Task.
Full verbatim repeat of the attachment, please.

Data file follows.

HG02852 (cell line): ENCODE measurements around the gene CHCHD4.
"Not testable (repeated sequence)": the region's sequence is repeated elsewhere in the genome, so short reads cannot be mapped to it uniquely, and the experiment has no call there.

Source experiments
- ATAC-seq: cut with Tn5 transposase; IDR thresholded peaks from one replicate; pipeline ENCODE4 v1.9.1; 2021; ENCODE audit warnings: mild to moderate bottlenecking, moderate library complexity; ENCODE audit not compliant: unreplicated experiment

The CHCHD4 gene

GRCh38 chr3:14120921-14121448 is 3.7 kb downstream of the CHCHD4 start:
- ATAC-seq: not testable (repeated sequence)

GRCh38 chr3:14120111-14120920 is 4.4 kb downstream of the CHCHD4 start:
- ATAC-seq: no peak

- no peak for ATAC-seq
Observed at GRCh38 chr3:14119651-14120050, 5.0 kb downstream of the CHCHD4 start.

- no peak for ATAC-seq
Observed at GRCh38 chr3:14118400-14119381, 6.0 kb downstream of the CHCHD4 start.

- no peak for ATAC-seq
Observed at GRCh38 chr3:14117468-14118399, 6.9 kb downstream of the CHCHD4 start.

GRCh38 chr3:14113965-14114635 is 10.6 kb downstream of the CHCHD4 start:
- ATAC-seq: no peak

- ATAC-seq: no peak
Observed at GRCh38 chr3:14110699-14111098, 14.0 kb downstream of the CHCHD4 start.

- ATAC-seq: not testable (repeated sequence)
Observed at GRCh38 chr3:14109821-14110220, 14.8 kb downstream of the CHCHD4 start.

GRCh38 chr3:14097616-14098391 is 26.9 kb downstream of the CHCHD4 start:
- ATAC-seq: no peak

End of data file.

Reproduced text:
HG02852 (cell line): ENCODE measurements around the gene CHCHD4.
"Not testable (repeated sequence)": the region's sequence is repeated elsewhere in the genome, so short reads cannot be mapped to it uniquely, and the experiment has no call there.

Source experiments
- ATAC-seq: cut with Tn5 transposase; IDR thresholded peaks from one replicate; pipeline ENCODE4 v1.9.1; 2021; ENCODE audit warnings: mild to moderate bottlenecking, moderate library complexity; ENCODE audit not compliant: unreplicated experiment

The CHCHD4 gene

GRCh38 chr3:14120921-14121448 is 3.7 kb downstream of the CHCHD4 start:
- ATAC-seq: not testable (repeated sequence)

GRCh38 chr3:14120111-14120920 is 4.4 kb downstream of the CHCHD4 start:
- ATAC-seq: no peak

- no peak for ATAC-seq
Observed at GRCh38 chr3:14119651-14120050, 5.0 kb downstream of the CHCHD4 start.

- no peak for ATAC-seq
Observed at GRCh38 chr3:14118400-14119381, 6.0 kb downstream of the CHCHD4 start.

- no peak for ATAC-seq
Observed at GRCh38 chr3:14117468-14118399, 6.9 kb downstream of the CHCHD4 start.

GRCh38 chr3:14113965-14114635 is 10.6 kb downstream of the CHCHD4 start:
- ATAC-seq: no peak

- ATAC-seq: no peak
Observed at GRCh38 chr3:14110699-14111098, 14.0 kb downstream of the CHCHD4 start.

- ATAC-seq: not testable (repeated sequence)
Observed at GRCh38 chr3:14109821-14110220, 14.8 kb downstream of the CHCHD4 start.

GRCh38 chr3:14097616-14098391 is 26.9 kb downstream of the CHCHD4 start:
- ATAC-seq: no peak